Think how much energy there is in the universe, all originating from one spot, if the BB theory is true. Some say that matter and antimatter cancel each others, so that the energy content of the universe is zero. This view is blind to the fact that stars and galaxies contain lots of energy and matter. Existence of matter and energy is a miracle that demands faith from us. Either we believe in creation, or have even more faith and claim that everything just popped into existence, without a creator.
If we connect the vast amount of energy in countless stars and galaxies with the belief that God said and everything started (bang), the creation tells a story of a God that is vastly more powerful than the humans could perceive 2000 years ago.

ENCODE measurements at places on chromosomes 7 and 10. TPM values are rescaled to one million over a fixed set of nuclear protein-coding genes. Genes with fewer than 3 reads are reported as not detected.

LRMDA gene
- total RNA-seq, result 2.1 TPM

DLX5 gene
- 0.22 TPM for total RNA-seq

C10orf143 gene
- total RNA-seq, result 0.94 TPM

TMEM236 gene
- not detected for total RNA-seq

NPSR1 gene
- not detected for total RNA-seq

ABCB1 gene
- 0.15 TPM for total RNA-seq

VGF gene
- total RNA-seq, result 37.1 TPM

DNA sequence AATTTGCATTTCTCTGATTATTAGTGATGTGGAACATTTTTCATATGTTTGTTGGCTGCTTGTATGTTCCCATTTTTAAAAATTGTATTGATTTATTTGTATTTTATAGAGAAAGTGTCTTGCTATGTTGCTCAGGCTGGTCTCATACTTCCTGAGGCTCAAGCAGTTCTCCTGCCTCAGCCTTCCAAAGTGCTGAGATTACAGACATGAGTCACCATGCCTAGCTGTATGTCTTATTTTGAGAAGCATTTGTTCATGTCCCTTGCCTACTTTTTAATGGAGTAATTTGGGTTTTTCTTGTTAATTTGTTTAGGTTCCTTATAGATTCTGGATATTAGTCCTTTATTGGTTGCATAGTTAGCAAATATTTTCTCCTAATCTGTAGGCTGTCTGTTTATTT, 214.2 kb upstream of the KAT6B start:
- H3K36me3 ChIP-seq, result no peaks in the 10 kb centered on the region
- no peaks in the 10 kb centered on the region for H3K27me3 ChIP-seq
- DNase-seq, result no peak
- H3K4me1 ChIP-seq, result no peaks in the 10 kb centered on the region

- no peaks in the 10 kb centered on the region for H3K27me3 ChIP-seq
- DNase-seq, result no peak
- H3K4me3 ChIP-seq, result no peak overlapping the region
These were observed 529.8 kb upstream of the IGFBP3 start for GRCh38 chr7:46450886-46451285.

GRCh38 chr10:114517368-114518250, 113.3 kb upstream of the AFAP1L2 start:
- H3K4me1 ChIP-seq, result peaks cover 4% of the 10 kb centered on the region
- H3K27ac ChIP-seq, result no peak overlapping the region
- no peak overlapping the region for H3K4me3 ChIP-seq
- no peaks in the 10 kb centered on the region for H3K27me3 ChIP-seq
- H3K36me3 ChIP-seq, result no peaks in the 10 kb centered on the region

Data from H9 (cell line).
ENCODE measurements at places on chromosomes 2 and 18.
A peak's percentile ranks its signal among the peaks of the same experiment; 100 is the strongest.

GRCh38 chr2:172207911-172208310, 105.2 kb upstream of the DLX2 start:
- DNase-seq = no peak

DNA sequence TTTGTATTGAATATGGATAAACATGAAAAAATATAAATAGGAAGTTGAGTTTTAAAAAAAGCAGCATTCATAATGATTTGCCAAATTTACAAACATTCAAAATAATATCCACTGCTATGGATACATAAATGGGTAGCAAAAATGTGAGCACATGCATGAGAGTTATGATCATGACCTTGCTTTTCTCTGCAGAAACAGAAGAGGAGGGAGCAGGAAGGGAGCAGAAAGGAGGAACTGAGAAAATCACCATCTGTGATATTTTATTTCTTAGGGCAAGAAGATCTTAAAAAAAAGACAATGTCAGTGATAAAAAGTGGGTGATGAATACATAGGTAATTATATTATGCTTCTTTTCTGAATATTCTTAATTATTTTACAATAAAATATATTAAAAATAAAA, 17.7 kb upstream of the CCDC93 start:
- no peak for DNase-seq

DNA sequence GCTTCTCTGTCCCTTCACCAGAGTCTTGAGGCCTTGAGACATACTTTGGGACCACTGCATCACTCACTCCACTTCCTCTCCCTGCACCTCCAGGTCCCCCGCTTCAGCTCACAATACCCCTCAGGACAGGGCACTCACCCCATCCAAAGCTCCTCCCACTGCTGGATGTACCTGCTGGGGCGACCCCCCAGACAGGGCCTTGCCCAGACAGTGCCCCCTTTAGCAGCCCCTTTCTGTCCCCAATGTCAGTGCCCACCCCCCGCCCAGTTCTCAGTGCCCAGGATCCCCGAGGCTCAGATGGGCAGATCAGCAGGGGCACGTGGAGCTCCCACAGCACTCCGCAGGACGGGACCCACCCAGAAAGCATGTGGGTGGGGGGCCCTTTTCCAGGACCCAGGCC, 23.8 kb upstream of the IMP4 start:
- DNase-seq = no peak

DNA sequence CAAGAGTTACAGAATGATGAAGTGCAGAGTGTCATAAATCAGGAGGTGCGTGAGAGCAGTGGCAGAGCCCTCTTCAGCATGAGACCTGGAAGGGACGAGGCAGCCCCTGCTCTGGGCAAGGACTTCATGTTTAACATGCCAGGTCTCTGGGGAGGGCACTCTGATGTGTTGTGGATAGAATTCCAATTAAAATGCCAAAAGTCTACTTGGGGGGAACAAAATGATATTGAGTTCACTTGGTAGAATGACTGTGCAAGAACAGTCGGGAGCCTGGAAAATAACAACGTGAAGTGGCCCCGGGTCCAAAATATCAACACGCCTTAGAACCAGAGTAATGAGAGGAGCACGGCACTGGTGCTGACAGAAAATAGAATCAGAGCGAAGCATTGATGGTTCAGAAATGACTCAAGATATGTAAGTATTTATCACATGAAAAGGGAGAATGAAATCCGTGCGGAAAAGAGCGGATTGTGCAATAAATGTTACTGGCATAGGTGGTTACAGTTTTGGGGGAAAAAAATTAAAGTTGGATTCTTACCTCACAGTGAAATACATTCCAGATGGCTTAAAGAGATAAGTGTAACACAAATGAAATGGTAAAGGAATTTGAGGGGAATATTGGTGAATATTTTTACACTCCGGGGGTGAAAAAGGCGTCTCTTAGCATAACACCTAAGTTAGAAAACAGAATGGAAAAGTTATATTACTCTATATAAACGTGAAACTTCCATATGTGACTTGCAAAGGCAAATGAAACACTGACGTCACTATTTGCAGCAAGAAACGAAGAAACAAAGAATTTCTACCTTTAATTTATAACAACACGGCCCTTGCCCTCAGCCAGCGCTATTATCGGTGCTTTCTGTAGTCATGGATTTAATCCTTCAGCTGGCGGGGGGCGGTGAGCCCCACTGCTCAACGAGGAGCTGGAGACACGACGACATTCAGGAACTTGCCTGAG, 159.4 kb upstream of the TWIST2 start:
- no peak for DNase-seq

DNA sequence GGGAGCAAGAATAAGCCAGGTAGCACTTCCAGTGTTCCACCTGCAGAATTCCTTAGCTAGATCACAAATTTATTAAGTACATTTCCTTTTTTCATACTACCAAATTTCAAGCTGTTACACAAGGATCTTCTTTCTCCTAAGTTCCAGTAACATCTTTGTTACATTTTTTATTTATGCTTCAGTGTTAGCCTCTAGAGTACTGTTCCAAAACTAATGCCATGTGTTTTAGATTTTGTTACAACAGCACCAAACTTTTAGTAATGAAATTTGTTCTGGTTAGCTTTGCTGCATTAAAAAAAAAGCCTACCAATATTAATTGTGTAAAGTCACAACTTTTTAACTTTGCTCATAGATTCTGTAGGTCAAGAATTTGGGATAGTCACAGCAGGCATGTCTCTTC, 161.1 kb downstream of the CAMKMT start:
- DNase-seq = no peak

If we look at the details within the universe (things that have been made), there must be countless details that could reveal us something of the creator. We are blind to most of these details because we live inside the scene - the miracles and messages are too ordinary for us that we would note them.

In this sense I believe that the universe does tell a story of God, independent of how God created us. We should see the messages that are surrounding us but we are too often blind, both atheists and believers.

“Let your conversation be always full of grace, seasoned with salt, so that you may know how to answer everyone.” -Colossians 4:6